The backbone of the DNA chain is composed of alternating sugar and phosphate groups. Protruding from each sugar group is one of four nitrogenous bases: adenine (A), guanine (G), thymine (T), or cytosine (C). Structurally, each DNA molecule consists of two entwined chains, linked together by bonds between the bases of one chain and those of the other. An A is always bonded to a T, and every G is paired with a C; the result is that the sequence of bases in the two strands is complementary. The arrangement of the bases determines the genetic code of an organism.
This code directs the synthesis of proteins at the cellular level. It is written in units called codons, each of which specifies a particular amino acid. (Proteins are composed of amino acids. ) A codon consists of a sequence of three bases–for example, GAG or TCA. The four bases can be assembled into 64 possible codons. Because proteins are built from only 20 amino acids, most amino acids are specified by more than one codon.
Mutations occur when one base is substituted for another or when one or more bases are inserted or deleted from a gene. Substitution mutations affect only one codon, and in most cases the effect is minimal. One reason is the redundancy of the genetic code mentioned above. Because many codons mean the same thing, the altered codon might still specify the same amino acid. Furthermore, even if a mutation causes a wrong amino acid to be inserted into a protein, the change might be harmless. Most proteins consist of scores of amino acids; a change in one of these may have little or no effect on the biological properties of the protein.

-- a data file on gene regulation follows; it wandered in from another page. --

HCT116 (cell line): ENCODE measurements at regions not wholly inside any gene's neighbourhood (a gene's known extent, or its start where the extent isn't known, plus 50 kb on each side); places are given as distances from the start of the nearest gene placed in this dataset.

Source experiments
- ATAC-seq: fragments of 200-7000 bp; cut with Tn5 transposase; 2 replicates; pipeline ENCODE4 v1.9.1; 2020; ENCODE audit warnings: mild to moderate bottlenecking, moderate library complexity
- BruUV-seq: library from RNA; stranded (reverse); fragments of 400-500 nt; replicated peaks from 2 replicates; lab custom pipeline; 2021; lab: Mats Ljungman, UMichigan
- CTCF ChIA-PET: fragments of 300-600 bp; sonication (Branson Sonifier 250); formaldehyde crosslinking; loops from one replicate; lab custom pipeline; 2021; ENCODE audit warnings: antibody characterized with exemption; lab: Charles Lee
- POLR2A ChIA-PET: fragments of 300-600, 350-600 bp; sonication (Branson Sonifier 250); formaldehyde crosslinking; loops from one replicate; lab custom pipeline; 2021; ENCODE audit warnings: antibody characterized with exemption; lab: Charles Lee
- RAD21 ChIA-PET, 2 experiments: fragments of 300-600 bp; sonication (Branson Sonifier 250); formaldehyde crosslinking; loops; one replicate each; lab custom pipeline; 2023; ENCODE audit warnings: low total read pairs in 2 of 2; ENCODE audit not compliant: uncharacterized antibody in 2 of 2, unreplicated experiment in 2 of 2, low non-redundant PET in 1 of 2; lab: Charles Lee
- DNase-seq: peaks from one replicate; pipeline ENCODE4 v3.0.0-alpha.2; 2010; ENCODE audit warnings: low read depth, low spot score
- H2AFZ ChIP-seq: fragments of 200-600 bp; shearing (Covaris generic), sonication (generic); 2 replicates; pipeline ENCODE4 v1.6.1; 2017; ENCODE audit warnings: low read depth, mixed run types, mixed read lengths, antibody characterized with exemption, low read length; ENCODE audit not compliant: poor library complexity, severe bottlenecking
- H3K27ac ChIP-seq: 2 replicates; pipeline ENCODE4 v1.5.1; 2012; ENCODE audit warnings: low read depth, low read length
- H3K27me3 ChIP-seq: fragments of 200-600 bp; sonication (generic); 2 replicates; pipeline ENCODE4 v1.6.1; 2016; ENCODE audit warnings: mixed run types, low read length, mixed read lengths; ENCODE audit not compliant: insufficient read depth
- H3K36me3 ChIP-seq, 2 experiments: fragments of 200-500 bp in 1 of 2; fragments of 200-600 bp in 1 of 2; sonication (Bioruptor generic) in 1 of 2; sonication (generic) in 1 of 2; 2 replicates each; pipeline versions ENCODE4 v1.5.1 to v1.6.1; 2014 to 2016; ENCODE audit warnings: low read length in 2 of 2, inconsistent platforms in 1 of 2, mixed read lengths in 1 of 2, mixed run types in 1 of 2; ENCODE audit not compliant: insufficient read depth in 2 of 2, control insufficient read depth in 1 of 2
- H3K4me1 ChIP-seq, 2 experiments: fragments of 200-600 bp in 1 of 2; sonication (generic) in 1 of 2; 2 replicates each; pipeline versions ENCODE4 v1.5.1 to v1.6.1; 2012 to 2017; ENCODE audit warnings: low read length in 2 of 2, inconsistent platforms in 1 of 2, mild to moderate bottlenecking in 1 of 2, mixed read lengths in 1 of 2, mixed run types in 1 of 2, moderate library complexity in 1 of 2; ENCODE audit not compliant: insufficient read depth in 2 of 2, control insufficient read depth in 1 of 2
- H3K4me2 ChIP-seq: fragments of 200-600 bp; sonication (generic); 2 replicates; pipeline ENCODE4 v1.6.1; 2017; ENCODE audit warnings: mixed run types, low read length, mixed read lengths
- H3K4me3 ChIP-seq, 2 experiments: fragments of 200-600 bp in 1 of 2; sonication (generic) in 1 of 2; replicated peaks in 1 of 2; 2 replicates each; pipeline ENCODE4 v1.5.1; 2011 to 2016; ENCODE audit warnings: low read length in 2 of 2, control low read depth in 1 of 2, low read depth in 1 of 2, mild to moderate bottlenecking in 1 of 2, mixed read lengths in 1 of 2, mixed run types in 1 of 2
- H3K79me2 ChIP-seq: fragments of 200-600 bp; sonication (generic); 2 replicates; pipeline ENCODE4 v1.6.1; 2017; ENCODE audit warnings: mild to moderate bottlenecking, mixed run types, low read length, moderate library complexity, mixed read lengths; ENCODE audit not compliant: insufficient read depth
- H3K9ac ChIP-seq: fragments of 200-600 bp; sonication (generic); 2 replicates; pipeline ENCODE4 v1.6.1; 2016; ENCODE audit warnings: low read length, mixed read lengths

Also, almost all higher organisms have two sets of genes–one inherited from each parent. In such organisms, a mutated gene may be recessive and have its effect canceled by a dominant gene. This is not to say that substitution mutations never produce serious consequences. The protein hemoglobin, an important component of red blood cells, is made up of hundreds of amino acids. The incorporation of one wrong amino acid–the product of a single substitution mutation–results in hemoglobin that forms an abnormal sickle shape. If a person inherits this mutation from both parents, the disease sickle-cell anemia results.
Whereas only one codon is affected by a substitution mutation, base insertions and deletions alter the reading frame of the entire gene, thus changing every codon from the site of the mutation to the end of the gene. For example, assume that the end of a gene reads TAG GGC ATA ACG ATT. The insertion of an extra A in the first codon will alter the entire sequence as follows: TAA GGG CAT AAC GAT T. Because it affects many codons, a base insertion or deletion is more likely to have significant results. Even these mutations, however, may be masked by the presence of a dominant normal gene. Mutations in humans and in other animals that reproduce sexually can be divided into two types: somatic and germinal.
Somatic mutations occur in body cells (as opposed to sex cells). Such mutations can produce a localized change–e. g. , the streak of white (albino) sometimes found in the hair of an otherwise normal individual.
All the cells descendant from the mutant body cell will carry the mutation, but it cannot be passed on to offspring. Germinal mutations, however, affect the sex cells (eggs or sperm) and can be transmitted to the individual’s offspring. When germinal mutations alter an organism, the effect is usually harmful. Many genetic diseases are the result of such mutations. Harmful genes eventually may be eliminated from a population if they impair the carriers’ ability to reproduce at the same rate as their fellows.
A mutation will rarely produce a beneficial change. When this does occur, the percentage of organisms with this gene will increase until the mutated gene becomes the norm in the population. In this way, beneficial mutations serve as the raw material of evolution.